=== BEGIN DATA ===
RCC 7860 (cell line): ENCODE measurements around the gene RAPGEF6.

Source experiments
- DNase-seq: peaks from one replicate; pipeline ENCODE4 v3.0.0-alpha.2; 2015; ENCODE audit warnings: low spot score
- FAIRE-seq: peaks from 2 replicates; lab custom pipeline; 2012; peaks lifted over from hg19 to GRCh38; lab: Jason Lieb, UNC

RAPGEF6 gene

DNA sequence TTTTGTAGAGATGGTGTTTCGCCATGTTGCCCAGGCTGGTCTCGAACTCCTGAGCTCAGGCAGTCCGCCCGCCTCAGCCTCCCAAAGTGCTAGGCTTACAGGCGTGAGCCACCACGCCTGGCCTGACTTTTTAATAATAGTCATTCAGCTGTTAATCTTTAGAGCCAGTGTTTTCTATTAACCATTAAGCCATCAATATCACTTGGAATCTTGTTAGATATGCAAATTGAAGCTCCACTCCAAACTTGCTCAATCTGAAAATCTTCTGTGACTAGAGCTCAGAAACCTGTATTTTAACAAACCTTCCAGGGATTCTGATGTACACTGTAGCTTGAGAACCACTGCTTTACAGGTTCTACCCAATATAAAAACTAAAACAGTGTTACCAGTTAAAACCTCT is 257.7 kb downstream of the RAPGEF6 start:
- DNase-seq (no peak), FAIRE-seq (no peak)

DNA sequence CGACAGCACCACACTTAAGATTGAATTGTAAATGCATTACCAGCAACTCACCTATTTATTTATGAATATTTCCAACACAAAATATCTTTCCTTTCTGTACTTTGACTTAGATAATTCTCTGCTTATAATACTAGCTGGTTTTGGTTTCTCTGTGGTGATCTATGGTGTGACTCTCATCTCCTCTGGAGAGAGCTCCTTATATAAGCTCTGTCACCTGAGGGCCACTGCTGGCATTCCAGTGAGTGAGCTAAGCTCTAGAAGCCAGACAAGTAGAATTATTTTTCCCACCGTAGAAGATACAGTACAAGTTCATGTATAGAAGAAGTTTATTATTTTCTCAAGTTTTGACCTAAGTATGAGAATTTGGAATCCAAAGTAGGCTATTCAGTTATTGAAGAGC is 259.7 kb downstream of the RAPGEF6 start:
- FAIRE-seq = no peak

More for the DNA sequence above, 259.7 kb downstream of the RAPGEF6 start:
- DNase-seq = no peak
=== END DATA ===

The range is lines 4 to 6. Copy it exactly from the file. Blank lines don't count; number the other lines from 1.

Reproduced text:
- FAIRE-seq: peaks from 2 replicates; lab custom pipeline; 2012; peaks lifted over from hg19 to GRCh38; lab: Jason Lieb, UNC

RAPGEF6 gene

DNA sequence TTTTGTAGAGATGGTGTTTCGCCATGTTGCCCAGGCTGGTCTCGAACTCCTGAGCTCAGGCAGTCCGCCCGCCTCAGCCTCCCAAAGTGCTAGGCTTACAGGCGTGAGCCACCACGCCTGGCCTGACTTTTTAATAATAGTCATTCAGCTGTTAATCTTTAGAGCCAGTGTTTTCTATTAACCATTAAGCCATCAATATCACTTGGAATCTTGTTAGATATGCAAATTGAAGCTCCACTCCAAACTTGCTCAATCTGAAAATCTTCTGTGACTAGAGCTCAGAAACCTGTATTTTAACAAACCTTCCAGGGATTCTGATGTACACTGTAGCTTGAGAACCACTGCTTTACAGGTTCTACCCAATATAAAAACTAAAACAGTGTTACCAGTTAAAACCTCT is 257.7 kb downstream of the RAPGEF6 start: